Proteas women missing Kapp’s bowling in India

Proteas Women are missing Marizanne Kapp in the Tour of India as she gets a well deserved rest. | BackpagePix

Proteas Women are missing Marizanne Kapp in the Tour of India as she gets a well deserved rest. | BackpagePix

Published Jul 5, 2024


PERHAPS one of the reasons behind Proteas women’s winless run in the ongoing tour to India, beaten in three ODIs and one-off Test, lies in the absence of the bowling credentials of seasoned opening bowler Marizanne Kapp.

At the ripe age of 34, and taking into account Kapp’s demand and workload in all the leagues around the world, it has been a strategic move for the Proteas to give her a bit of rest, especially with the T20 World Cup around the corner. It is perhaps better to have her all-round abilities during the showpiece event in Bangladesh than to risk her fitness in a bilateral series.

Anyway, the right-handed batter has been contributing with the bat, scoring one century and a couple of crucial half-tons on tour.

“The T20 World Cup is the main thing that she has to be ready for and to make sure that she’s available for those games,” Proteas women’s captain Laura Wolvaardt told the media yesterday.

“She’s working very closely with the medical staff day-to-day. But she’s still a world-class batter, one of the best in the world. We’re very happy to have her, whatever it is she has to offer.”

This is South Africa’s final preparation for the World Cup, scheduled for October. As a result, the Proteas will be looking to field their best XI and polish their game plans.

On the batting front, the side will look to reach the 180s and 200s consistently. While on the bowling front, it will be more about being clinical throughout the innings.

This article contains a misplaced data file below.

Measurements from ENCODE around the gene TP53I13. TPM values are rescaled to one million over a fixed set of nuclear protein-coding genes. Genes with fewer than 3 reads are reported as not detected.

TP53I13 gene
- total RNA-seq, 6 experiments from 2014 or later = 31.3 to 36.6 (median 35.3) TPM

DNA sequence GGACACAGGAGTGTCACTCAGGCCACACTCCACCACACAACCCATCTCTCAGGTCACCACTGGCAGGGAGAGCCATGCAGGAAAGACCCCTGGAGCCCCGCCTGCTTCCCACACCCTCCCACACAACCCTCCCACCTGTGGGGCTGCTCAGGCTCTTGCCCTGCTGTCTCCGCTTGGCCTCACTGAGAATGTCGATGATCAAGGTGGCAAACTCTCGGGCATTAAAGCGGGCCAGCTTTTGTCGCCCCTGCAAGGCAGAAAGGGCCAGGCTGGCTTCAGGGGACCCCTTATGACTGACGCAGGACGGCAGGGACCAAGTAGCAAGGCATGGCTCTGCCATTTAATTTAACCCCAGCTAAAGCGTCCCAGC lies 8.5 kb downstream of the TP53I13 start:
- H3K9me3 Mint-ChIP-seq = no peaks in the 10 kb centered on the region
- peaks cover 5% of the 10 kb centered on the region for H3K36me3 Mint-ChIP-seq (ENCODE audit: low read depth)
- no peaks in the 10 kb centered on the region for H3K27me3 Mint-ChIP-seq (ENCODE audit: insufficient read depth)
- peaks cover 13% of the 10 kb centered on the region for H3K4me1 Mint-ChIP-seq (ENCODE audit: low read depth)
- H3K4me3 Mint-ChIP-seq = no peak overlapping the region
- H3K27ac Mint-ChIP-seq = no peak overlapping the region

“It’s our last dress rehearsal before the big occasion so we’ll be looking to play as strong an XI as we possibly can. Nail down different combinations,” said Wolvaardt.

“We’ve had a few T20 series in the last couple of tours where we’ve sort of tried one or two things and given some youngsters some opportunities, but for this one, I think we’ll be looking to play our best side and most likely side to be playing in the World Cup.

“It’s just about, for the batting unit, to find that extra 20 runs. I think throughout that Australia series we were pushing 160s but with the game nowadays, teams are scoring 180-200, especially in these conditions.

“With the ball, it’s about being more clinical and consistent throughout. With the direction the game is moving, we need to keep being brave and play positive cricket.”

Coming from a different format of the game – Test cricket – just last week, Wolvaardt and her troops will have the challenge of setting their minds back to white ball cricket.

However, the 25-year-old is adamant that they will be able to make the transition despite having a difficult preparation for the T20 series.

“The wicket looks a bit different for the T20s than in the Test – the Test we had red clay but this one looks whiter and lighter. But having never played a white ball game here before, we’ll have to see how much it turns. We’ve had one or two discussions,” she said.

“We play T20 cricket throughout the year. It’s the format we’re most exposed to and most comfortable in with all the leagues being T20 as well. Once you get into it, it’s muscle memory. It’s about adapting as quickly as we can.”

The first T20 between South Africa Women and India Women will be played today (3.30pm SA time) in Chennai.